Yet at this crucial intersection of technological innovation and patient rights, medical device manufacturers owe it to clinicians and patients to make their data more accessible and consumer-friendly.

At the upcoming Patient Safety, Science & Technology Summit, Jan. 13-14, 2013, I hope to create a movement of industry collaboration and ‘coopetition’ that will remove the device and information barriers that are plaguing patient safety. As a first step, I am signing what I call a pledge to patients. And I am challenging my device-maker counterparts and others in the healthcare industry to make similar pledges to improve patient safety.

As leaders of our respective industries/professions, I believe that we are collectively committed to improving patient safety. 

I invite us to consider that the data we produce be the patient’s data, to be used for the empowerment of those patients and on their behalf by clinicians and manufacturers, regardless of where or when their care is being provided

Toward that end, I pledge to make the data that my company’s products produce, subject to HIPAA, available to anyone who wants to use it for the betterment of patient care.

This is my pledge to making a better healthcare system, so that there will be no more stories like Rory’s.

Will you join me in making a pledge for patient safety?

Mr. Kiani is a medical technology innovator, corporate patient advocate, founder and CEO of Masimo Corporation, founder and Chairman of the Masimo Foundation for Ethics, Innovation & Competition in Healthcare, and the visionary responsible for creating the Patient Safety Science & Technology Summit (

RSS From Medical Design & Outsourcing

  • Vicon captures a new development in motion capture (mocap)
    Vicon announced the launch of its new flagship camera platform, the Vicon Vantage. Drawing on over 30 years’ of motion capture (mocap) experience, the Vantage platform combines innovative technology with accessible design to open up motion capture to a broader audience. Vicon is a motion capture technology specialist company for science and life industries. Advances in […]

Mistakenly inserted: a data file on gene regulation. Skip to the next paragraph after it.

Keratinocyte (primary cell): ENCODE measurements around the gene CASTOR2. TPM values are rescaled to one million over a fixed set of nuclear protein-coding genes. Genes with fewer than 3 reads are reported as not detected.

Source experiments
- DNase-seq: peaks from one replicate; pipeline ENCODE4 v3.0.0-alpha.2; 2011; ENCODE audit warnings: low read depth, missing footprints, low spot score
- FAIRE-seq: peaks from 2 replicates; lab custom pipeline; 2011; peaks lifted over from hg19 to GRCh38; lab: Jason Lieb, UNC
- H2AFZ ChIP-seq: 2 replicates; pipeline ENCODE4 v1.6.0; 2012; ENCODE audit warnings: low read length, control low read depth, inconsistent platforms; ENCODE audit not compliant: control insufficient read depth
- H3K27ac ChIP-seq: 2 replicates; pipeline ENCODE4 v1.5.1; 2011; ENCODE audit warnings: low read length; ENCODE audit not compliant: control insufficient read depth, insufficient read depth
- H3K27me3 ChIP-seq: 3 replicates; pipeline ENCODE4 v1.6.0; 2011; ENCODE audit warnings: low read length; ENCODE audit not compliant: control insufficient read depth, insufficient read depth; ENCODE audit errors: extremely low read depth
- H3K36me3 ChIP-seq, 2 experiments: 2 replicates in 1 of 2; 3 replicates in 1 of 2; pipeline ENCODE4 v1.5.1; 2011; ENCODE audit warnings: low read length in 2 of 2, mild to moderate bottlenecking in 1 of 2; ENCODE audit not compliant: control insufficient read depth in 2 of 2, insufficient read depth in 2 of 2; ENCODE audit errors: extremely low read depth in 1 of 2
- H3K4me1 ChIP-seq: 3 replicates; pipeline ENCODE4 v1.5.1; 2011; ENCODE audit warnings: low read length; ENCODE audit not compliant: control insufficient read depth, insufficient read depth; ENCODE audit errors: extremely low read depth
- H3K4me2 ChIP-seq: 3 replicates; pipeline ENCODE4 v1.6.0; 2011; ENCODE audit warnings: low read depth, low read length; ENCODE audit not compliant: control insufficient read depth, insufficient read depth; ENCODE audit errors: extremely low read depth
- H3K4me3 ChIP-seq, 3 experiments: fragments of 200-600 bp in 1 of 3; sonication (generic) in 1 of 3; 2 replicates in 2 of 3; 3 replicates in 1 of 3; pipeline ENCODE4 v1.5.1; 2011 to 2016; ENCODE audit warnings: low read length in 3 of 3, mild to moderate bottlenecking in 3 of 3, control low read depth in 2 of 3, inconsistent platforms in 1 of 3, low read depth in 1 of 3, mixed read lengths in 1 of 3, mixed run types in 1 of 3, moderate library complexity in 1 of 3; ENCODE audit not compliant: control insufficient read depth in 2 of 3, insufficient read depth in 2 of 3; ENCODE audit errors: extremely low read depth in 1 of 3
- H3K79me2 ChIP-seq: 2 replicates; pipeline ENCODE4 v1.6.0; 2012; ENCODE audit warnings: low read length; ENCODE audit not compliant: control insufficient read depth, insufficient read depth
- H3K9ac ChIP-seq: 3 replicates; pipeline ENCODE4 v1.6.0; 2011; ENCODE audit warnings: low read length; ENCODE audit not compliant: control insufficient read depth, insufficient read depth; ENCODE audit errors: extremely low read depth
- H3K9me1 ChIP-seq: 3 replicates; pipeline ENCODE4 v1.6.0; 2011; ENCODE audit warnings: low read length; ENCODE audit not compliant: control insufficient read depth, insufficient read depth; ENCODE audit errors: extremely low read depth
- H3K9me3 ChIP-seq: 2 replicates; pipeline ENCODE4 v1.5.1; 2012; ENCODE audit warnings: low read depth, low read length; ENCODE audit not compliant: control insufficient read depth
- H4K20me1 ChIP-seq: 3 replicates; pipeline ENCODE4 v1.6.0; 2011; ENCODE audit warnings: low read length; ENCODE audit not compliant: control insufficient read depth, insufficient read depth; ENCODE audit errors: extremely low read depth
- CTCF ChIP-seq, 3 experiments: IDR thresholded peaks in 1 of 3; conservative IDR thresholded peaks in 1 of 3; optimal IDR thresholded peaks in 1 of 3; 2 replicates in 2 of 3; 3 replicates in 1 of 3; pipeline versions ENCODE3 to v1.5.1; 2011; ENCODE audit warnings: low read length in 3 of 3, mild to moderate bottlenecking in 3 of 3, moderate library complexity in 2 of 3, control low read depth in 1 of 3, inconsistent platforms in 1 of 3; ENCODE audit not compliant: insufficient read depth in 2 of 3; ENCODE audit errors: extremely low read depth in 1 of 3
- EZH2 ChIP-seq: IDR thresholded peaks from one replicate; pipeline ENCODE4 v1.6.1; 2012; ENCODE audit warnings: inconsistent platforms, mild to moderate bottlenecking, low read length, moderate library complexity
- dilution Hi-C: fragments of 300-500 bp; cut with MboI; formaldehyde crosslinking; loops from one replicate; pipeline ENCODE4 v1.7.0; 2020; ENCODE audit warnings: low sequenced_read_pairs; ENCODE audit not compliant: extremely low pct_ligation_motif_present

• Satel’s latest product sets a new milestone in radio manufacturing
    The new Satelline TR4, from the Finnish manufacturer of radio data transmission systems, Satel sets a new milestone. The compact UHF transceiver with transmitting power of 1,000 mW is compatible with the protocols of Pacific Crest, Trimble and Satel. The type certifications in all important regions of the world make the TR4 ideal for integration […]
  • SCHURTER announces retirement of founder and management changes
    SCHURTER announced the retirement of founder Bruno H. Schurter on June 29, 2015. The company, founded in 1982 in Petaluma, California, will change management effective July 1, 2015. Bruno H. Schurter, president and CEO will retire after 33 years of heading up the privately held company, which is a subsidiary of SCHURTER Holding AG, founded in […]
  • Silicone: Expanding the horizon for modern medical devices
    Editor’s note: This article comes from Albright Technologies a manufacturer of custom silicone prototypes and provides volume production for medical, pharmaceutical, industrial, and other applications. Silicone materials have been around for more than 70 years. Beginning in the 1960s, silicones have played an important and evolving part in products designed for the medical field. Since that time, […]